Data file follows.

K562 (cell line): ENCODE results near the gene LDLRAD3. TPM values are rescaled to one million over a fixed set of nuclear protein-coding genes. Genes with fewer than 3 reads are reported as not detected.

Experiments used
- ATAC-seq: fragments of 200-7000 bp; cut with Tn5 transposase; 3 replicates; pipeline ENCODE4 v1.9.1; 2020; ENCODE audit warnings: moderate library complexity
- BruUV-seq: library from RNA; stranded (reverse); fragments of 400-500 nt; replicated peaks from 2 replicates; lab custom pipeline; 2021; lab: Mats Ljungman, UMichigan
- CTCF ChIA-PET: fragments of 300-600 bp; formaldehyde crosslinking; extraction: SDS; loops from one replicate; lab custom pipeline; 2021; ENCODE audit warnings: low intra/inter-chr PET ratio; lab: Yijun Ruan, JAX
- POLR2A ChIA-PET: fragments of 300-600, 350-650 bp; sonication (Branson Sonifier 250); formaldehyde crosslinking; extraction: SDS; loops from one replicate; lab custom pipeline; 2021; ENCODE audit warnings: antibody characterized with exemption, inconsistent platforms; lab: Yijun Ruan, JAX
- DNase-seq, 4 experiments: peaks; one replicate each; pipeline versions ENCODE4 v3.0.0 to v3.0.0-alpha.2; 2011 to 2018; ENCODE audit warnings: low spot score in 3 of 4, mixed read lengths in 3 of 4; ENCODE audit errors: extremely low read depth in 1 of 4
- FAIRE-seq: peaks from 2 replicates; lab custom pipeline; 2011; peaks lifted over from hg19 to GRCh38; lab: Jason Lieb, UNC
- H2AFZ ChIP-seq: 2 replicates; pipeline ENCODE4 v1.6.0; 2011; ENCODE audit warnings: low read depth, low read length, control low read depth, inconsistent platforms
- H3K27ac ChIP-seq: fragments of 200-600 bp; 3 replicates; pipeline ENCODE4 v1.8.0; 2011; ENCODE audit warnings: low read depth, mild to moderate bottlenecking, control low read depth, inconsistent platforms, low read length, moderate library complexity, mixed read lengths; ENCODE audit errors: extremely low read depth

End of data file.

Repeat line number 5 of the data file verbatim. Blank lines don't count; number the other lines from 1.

- CTCF ChIA-PET: fragments of 300-600 bp; formaldehyde crosslinking; extraction: SDS; loops from one replicate; lab custom pipeline; 2021; ENCODE audit warnings: low intra/inter-chr PET ratio; lab: Yijun Ruan, JAX